At face value, the dog park seems like a dream come true. Your dog can run around off-leash, socialize with other dogs, and you hardly have to lift a finger! Amazing, right? Well, not entirely. The dog park can get a little crazy sometimes. With so many excited dogs in one area, accidents are bound to happen. It’s important that dog owners learn proper dog park safety before taking their dog there. Think of it like preparing for the playground with a child. Here are five tips and tricks to arm yourself with before taking the leap and heading to the park with your pup.
- Visit the Vet
Elementary schools require children to be fully vaccinated to keep all children safe and healthy. The same rule applies to dogs at the dog park! It’s important to keep your dog in top health before playing with a group of dogs.
The number one thing you can do for your dog’s health is to stay up to date on vaccinations. During your yearly visit to the vet, your veterinarian will update all the necessary shots to maintain your dog’s health. Staying up to date means your pet will not be vulnerable to diseases that could be contracted at the park. This is particularly the case for young puppies, states the Animal Humane Society. Young puppies will not have all of their vaccinations before a certain age and therefore are more susceptible to disease. Until all vaccinations are administered, the dog park is not recommended.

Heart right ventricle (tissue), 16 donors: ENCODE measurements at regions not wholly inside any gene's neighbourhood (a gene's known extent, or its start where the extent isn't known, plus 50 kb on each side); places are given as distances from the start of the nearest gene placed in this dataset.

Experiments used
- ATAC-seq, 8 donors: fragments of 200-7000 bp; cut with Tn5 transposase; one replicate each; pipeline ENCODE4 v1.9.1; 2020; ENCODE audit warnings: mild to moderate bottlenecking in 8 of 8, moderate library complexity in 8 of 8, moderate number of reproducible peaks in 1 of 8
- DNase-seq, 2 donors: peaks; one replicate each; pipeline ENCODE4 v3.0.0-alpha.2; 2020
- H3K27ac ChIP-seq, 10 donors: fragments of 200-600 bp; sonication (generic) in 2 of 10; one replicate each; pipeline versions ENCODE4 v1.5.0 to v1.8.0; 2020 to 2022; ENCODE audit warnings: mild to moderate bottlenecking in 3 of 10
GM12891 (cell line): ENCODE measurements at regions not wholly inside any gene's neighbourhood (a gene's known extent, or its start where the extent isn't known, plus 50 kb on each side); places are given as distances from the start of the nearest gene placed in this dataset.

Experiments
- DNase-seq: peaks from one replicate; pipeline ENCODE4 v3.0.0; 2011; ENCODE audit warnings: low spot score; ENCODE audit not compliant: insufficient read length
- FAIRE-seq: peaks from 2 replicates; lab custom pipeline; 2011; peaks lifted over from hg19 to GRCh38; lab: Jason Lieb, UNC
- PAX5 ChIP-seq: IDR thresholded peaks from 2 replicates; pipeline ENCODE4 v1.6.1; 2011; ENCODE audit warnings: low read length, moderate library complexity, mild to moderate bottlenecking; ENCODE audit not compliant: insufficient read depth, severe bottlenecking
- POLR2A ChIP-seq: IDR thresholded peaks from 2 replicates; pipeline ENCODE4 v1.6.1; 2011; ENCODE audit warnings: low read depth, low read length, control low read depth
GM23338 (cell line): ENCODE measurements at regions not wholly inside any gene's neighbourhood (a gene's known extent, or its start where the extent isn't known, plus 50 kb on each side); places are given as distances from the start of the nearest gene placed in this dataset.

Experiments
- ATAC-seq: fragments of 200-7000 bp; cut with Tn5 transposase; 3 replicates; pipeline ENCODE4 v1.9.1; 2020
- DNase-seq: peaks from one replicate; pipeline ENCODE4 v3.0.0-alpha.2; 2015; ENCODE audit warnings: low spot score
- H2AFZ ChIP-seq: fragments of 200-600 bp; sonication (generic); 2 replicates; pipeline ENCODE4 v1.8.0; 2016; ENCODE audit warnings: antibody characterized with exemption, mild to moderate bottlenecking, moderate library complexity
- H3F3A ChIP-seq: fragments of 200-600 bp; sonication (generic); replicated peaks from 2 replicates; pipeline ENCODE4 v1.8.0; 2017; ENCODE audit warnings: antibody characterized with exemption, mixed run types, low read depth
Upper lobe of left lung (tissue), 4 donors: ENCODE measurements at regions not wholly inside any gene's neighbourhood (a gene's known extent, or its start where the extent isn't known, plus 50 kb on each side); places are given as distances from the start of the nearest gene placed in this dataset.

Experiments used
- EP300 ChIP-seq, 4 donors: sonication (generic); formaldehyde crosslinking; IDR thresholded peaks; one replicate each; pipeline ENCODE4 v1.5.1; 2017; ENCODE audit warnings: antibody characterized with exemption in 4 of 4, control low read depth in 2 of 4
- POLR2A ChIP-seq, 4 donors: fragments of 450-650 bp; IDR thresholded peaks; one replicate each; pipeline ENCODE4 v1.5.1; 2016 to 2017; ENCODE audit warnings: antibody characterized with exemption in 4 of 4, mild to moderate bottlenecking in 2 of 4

It’s also important to never take a sick dog to the park – you don’t want to spread illnesses to other dogs! One common and highly infectious virus found in dogs is papillomavirus. Papillomas appear as a wart, most commonly on a dog’s lips and gums. They are usually relatively small and have a rough appearance – almost like the head of cauliflower. These warts are highly contagious to other dogs. Any pup with papilloma virus should stay be kept away from other dogs. It usually takes between one to five months for papilloma to clear. However Papillomas are not contagious to humans or animals that aren’t dogs, so you and your pup can continue life as usual.
If you suspect your dog may have papilloma, take them to the vet to run a test. The vet will be able to confirm the presence of papilloma and recommend treatment. And until your dog is in the clear, the dog park will have to wait!
- Know Your Dog
Just like you wouldn’t take a shy friend to a rowdy party, you shouldn’t take your shy or anxious dog to the park. The dog park can be a crazy place. There may be a lot of high energy dogs present, which can be overwhelming for some pups. That’s okay though – there are ways you can build your dog’s confidence.
One important skill to practice with your dog is coming to you when called. The Animal Humane Society recommends practicing this as often as possible, with positive reinforcement each time your dog does as they are told. When a dog consistently comes when called you have the power to avoid all sorts of potential conflicts at the dog park. It will also make your dog feel safe knowing you are there to set the ground rules.
If you’re not confident that your dog will feel comfortable around unfamiliar dogs, consider starting with play dates before going to the park. Talk to friends and neighbors and see if they are willing to schedule one with you. You can also enroll your dog in a training class before venturing to the park. This will not only expose your dog to many new friends but will also build a solid relationship between you and your dog. With a good background in basic commands and training skills, you and your dog will already have an edge on safety – and fun – at the park.
- Stay Vigilant
The dog park is not the appropriate place to set your dog free and completely check out. Socializing with other dog owners is great, but always keep one eye on your dog. It’s important to stay aware of your dog’s body language, as this awareness can prevent accidents.